This doesn’t mean that if large US stocks decline 15% one year that they will go up 30% the next to go back towards the average. It certainly doesn’t mean that if you pick one large US company that you’ll get a pre-inflation return of 10-12% annualized per year. It does mean that if you hold a basket of large US stocks for 30 years, you will almost certainly get an annualized return near 10-12% before inflation or 7% after inflation.
It also means that while a certain sector of the markets will outperform the others during a given period of time, over long periods of time they’ll trade off on who leads and who trails. For the last several years large US growth stocks have done great and international stocks have been laggards. Eventually that trend will reverse, however, and international will lead the way. Other times, small stocks will be king and make huge returns that put the large companies to shame, or bonds will be the place to be (usually during down markets). Who will be the leader at any given time, no one can say, but know that different sectors will lead the markets at different times.
The Bogleheads’ Guide to Investing is a great resource for those wanting to learn index investing. (If you want to learn all about the different investing options and the risks involved, the first few chapters of The SmallIvy Book of Investing fully covers this material.)
Putting it all together
So, we have the three principles:
- There is no way you can predict what will happen using the news or trying to time things based on your observations.
- The short and the medium-term trends are effectively random and cannot be used because you don’t know when they’ll change. The long-term trend is always up.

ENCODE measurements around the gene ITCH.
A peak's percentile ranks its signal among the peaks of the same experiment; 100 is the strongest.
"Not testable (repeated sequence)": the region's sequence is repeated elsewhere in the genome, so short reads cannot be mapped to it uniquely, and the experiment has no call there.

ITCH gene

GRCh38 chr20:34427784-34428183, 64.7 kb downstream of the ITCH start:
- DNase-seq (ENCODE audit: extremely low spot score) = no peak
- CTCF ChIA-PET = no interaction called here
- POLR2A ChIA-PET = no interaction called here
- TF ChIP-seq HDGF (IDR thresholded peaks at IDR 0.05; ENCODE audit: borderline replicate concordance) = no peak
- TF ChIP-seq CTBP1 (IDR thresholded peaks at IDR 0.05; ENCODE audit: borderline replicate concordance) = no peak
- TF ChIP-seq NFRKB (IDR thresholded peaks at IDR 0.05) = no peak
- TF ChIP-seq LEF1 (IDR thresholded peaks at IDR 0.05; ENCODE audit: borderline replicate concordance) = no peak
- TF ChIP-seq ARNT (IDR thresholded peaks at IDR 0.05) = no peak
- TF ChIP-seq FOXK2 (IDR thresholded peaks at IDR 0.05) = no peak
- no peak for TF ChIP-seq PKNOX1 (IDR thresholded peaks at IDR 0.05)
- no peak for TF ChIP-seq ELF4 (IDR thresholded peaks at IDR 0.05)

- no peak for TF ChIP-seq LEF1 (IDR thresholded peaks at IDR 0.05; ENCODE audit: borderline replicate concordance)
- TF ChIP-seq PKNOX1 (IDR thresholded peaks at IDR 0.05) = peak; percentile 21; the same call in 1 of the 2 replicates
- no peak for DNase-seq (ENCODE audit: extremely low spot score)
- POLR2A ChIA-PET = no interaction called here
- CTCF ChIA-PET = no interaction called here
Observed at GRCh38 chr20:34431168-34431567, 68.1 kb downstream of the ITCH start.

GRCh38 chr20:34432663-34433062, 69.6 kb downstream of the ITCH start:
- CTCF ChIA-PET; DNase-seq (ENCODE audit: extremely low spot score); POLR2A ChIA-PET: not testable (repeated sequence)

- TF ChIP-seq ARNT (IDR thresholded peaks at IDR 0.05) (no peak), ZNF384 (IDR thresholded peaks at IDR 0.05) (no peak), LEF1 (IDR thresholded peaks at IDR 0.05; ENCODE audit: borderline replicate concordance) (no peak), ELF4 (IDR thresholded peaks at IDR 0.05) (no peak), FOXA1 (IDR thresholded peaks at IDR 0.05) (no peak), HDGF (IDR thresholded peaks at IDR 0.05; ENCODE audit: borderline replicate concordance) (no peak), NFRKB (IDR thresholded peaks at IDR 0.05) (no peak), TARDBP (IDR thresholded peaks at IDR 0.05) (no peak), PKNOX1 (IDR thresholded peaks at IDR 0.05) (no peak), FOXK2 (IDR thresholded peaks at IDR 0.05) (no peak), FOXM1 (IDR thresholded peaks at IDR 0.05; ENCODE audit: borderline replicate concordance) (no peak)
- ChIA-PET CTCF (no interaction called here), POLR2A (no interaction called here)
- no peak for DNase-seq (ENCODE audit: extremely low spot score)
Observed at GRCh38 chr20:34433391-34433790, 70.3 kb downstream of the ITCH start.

- Different parts of the markets will do well at different times and over very long periods of time each area of the market will provide a fairly predictable return.
Given these three principles, it makes no sense to try to time the markets by watching the news. Anything you know is already priced into stocks by the time you try to buy. It also makes no sense to try to buy and sell stocks based on the short or the medium trends because those are unpredictable as well. Hiring a professional money manager to try to do this will not work either. She won’t have any more luck than you will.
What does make sense is to focus on the sure thing: The long-term trend. If you buy and hold, while there will be ups and downs along the way, eventually your balance will go up since the long term trend is always up.
It also makes sense to spread your money around since different areas of the market will do well at different times. If you buy just large US stocks, some of the time you’ll be leading the markets, but other times you’ll be lagging. If you buy a little of everything, they will all be going up over the long term, plus something will probably be going up at any given moment. You’ll always have investment in whatever is doing well at any given time. This means the value of your portfolio will fluctuate less since the things going up will balance out the things going down.